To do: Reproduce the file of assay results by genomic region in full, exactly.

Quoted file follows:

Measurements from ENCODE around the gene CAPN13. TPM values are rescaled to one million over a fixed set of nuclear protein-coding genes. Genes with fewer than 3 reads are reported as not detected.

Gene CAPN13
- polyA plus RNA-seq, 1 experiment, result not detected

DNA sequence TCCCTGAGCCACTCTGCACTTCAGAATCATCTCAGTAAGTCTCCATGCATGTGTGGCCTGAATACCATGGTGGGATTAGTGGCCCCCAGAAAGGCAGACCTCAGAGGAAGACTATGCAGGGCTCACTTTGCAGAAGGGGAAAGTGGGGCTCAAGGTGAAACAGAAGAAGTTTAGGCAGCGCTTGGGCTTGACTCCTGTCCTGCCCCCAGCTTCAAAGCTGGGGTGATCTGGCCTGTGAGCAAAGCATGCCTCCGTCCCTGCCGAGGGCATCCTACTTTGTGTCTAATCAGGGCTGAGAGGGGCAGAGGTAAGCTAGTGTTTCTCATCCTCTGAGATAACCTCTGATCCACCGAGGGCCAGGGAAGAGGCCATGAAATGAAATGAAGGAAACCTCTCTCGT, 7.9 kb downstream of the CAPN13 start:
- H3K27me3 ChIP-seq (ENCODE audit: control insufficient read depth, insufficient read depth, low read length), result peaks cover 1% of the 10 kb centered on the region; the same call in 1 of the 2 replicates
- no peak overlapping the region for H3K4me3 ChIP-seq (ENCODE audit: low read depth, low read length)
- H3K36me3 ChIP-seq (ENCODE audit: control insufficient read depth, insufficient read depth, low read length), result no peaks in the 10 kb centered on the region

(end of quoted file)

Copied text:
Measurements from ENCODE around the gene CAPN13. TPM values are rescaled to one million over a fixed set of nuclear protein-coding genes. Genes with fewer than 3 reads are reported as not detected.

Gene CAPN13
- polyA plus RNA-seq, 1 experiment, result not detected

DNA sequence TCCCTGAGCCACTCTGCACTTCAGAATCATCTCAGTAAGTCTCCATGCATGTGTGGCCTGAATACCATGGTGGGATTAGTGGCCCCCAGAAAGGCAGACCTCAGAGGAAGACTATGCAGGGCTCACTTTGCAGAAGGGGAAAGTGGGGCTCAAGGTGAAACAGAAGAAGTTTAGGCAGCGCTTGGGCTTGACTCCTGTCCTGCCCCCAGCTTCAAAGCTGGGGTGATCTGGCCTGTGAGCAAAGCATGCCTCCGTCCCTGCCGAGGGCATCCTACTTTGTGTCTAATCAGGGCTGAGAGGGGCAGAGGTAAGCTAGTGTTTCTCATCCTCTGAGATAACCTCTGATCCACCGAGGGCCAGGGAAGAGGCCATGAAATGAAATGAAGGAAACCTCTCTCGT, 7.9 kb downstream of the CAPN13 start:
- H3K27me3 ChIP-seq (ENCODE audit: control insufficient read depth, insufficient read depth, low read length), result peaks cover 1% of the 10 kb centered on the region; the same call in 1 of the 2 replicates
- no peak overlapping the region for H3K4me3 ChIP-seq (ENCODE audit: low read depth, low read length)
- H3K36me3 ChIP-seq (ENCODE audit: control insufficient read depth, insufficient read depth, low read length), result no peaks in the 10 kb centered on the region